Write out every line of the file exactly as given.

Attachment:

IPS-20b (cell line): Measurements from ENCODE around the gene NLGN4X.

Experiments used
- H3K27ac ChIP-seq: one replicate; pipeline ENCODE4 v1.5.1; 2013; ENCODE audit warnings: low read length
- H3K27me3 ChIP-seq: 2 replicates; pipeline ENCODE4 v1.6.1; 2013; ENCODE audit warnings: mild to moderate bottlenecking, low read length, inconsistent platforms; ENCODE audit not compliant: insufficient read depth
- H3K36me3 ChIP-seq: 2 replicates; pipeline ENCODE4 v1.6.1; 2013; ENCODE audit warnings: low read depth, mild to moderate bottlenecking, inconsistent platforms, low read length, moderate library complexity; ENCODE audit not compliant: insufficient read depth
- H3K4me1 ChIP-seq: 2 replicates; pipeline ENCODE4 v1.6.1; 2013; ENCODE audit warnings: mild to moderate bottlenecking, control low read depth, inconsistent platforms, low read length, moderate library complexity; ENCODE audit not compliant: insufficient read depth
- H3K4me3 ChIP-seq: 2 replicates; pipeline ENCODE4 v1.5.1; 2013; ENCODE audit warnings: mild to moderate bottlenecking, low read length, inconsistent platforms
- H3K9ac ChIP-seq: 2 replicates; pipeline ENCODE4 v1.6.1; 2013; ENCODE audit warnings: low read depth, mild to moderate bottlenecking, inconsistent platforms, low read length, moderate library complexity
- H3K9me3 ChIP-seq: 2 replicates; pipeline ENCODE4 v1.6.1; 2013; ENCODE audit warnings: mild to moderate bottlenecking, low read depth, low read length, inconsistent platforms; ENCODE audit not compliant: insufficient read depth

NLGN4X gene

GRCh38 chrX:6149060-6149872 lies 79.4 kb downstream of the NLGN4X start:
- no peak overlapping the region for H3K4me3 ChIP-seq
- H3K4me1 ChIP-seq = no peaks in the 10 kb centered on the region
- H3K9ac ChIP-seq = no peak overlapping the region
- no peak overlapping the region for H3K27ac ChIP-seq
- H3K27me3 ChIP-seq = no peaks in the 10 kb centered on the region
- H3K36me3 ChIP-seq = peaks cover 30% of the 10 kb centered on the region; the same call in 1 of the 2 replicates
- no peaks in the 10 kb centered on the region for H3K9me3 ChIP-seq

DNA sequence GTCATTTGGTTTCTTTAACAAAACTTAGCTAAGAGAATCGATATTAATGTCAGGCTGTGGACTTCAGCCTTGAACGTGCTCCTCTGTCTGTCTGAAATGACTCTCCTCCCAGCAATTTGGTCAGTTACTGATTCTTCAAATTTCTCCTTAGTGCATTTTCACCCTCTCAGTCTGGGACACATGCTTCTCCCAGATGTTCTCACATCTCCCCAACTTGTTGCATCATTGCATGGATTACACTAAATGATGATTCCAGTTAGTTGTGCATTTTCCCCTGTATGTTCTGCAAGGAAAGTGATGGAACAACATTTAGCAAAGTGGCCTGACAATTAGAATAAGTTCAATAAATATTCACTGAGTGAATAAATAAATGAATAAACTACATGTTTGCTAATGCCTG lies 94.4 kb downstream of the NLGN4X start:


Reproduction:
IPS-20b (cell line): Measurements from ENCODE around the gene NLGN4X.

Experiments used
- H3K27ac ChIP-seq: one replicate; pipeline ENCODE4 v1.5.1; 2013; ENCODE audit warnings: low read length
- H3K27me3 ChIP-seq: 2 replicates; pipeline ENCODE4 v1.6.1; 2013; ENCODE audit warnings: mild to moderate bottlenecking, low read length, inconsistent platforms; ENCODE audit not compliant: insufficient read depth
- H3K36me3 ChIP-seq: 2 replicates; pipeline ENCODE4 v1.6.1; 2013; ENCODE audit warnings: low read depth, mild to moderate bottlenecking, inconsistent platforms, low read length, moderate library complexity; ENCODE audit not compliant: insufficient read depth
- H3K4me1 ChIP-seq: 2 replicates; pipeline ENCODE4 v1.6.1; 2013; ENCODE audit warnings: mild to moderate bottlenecking, control low read depth, inconsistent platforms, low read length, moderate library complexity; ENCODE audit not compliant: insufficient read depth
- H3K4me3 ChIP-seq: 2 replicates; pipeline ENCODE4 v1.5.1; 2013; ENCODE audit warnings: mild to moderate bottlenecking, low read length, inconsistent platforms
- H3K9ac ChIP-seq: 2 replicates; pipeline ENCODE4 v1.6.1; 2013; ENCODE audit warnings: low read depth, mild to moderate bottlenecking, inconsistent platforms, low read length, moderate library complexity
- H3K9me3 ChIP-seq: 2 replicates; pipeline ENCODE4 v1.6.1; 2013; ENCODE audit warnings: mild to moderate bottlenecking, low read depth, low read length, inconsistent platforms; ENCODE audit not compliant: insufficient read depth

NLGN4X gene

GRCh38 chrX:6149060-6149872 lies 79.4 kb downstream of the NLGN4X start:
- no peak overlapping the region for H3K4me3 ChIP-seq
- H3K4me1 ChIP-seq = no peaks in the 10 kb centered on the region
- H3K9ac ChIP-seq = no peak overlapping the region
- no peak overlapping the region for H3K27ac ChIP-seq
- H3K27me3 ChIP-seq = no peaks in the 10 kb centered on the region
- H3K36me3 ChIP-seq = peaks cover 30% of the 10 kb centered on the region; the same call in 1 of the 2 replicates
- no peaks in the 10 kb centered on the region for H3K9me3 ChIP-seq

DNA sequence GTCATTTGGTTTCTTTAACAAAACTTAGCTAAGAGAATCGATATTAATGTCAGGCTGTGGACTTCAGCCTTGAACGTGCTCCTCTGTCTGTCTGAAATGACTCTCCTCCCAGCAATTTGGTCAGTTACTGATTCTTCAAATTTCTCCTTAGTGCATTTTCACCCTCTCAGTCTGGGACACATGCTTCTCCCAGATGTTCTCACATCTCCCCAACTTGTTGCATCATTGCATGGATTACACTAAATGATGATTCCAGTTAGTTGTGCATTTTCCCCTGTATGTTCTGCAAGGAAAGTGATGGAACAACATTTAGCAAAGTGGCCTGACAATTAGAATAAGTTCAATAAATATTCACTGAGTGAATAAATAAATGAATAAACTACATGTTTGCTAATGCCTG lies 94.4 kb downstream of the NLGN4X start: